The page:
I don't understand the desirability of these keyless entry systems. With the introduction of the button on the key-fob, I haven't found it any great hassle or effort to press a little button with my thumb. I guess those who find this effort to great may be the same people that find it too much effort to use their pinkies to move the signal stalk to indicate their intentions when turning or changing lanes!

  • herrstreet herrstreet Posts:

    I couldn't disagree more with some of the points in this article. I shopped the BMW - and for the 52k that it would have cost me to get a touring with navigation, leather and backup camera, I got an R Design with every option except for the tech package. And walked away with $4000 in change. I also don't think that the the interiors of modern BMW's are as luxurious as the Volvo is - though they have a nicer navigation screen, which is pretty huge. While the V60 is a FWD package (mine has awd since it's the 6) and that means I'm not going to do powerslides in it, who on earth does that? As far as the cargo area goes, it is absolutely not the size of a GTI trunk. I've had 2. From the back seats to the hatch it's about 45 inches, which means I can throw my daughter's large stroller in the back and still have space for some accesories. What the cargo space does lack is height. All the extra space in the XC60 is vertical. Overall I think it's a great car, and you can't buy a safer car.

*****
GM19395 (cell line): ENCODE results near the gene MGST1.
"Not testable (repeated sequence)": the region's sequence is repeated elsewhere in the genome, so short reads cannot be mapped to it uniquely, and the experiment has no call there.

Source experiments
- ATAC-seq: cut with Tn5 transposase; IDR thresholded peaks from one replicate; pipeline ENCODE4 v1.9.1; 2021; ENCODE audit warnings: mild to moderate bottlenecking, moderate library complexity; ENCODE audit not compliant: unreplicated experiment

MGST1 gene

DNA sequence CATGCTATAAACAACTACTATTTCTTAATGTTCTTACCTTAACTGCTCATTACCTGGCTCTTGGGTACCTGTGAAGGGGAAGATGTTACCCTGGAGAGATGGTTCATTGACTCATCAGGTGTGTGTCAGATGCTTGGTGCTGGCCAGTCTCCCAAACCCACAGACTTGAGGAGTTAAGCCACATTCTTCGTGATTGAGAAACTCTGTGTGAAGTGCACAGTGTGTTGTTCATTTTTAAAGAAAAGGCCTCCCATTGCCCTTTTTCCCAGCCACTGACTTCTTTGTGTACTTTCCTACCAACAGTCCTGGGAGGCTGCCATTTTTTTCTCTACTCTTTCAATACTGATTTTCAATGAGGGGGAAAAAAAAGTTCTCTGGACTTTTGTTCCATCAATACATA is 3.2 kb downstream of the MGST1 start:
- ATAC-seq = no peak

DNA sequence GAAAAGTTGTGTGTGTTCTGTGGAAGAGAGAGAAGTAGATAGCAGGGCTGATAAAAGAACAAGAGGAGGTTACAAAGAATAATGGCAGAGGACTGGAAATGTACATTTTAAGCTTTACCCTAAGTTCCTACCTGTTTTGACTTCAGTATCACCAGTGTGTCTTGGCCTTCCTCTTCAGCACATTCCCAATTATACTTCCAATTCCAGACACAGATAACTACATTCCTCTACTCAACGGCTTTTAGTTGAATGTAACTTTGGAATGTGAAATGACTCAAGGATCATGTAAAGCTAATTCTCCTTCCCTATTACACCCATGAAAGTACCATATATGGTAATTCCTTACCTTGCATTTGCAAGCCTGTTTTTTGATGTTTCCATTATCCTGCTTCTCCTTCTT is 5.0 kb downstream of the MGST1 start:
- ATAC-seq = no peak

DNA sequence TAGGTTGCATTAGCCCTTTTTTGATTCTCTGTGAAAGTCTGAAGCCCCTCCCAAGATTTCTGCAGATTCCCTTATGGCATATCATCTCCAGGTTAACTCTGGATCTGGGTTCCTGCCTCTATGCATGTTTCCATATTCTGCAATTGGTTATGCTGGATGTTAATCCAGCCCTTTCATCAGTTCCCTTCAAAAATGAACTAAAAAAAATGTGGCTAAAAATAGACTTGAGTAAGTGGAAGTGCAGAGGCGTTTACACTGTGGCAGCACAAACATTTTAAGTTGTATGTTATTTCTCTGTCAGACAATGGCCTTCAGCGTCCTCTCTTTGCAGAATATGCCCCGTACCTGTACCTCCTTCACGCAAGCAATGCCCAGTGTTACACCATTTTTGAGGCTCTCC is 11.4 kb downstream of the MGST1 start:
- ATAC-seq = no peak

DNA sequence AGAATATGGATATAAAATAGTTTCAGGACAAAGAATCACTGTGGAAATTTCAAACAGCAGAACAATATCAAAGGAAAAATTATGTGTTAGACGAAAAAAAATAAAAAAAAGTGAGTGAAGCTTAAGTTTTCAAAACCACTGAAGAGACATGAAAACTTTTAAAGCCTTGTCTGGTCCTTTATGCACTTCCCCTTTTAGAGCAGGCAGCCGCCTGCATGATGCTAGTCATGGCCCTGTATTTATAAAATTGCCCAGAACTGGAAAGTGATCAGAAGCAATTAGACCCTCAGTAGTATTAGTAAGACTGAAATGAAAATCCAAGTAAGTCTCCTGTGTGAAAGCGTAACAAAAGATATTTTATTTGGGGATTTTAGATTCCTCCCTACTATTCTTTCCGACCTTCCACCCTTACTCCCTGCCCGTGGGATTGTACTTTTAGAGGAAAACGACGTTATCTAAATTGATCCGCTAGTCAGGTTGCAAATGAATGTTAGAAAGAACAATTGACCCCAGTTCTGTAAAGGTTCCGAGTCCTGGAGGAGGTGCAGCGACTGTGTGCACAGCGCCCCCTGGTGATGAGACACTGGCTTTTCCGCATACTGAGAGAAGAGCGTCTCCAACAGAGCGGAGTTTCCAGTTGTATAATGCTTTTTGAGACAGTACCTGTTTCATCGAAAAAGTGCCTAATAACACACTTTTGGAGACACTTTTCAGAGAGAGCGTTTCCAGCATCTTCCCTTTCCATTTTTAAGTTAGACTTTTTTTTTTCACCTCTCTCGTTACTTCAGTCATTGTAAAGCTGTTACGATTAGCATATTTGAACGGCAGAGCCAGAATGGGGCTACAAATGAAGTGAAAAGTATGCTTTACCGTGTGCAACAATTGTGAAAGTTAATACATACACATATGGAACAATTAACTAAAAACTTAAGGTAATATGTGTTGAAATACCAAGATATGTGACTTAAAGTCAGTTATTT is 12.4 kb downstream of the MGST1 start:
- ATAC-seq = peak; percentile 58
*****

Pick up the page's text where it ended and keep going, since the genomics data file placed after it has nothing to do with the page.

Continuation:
• bassrockerx bassrockerx Posts:

    this vehicle with allwheel drive and the turbochaged and supercharged 4 cylinder engine and i'm in although i would much rather have the xc60 or xc70

  • leocosta75 leocosta75 Posts:

    I love wagons, and I think the V60 is a gorgeous addition. I wish more people would drive wagons instead of "crossovers" (clever name for SUVs...), however I feel that in the end, the biggest rival to the V60 is its own sibling, the XC60. Why most american buyers would go for the wagon if they can satisfy their crossover fetish with the XC60 for the same ammount of money? Volvo North America should have priced the V60 much lower...

  • myob myob Posts: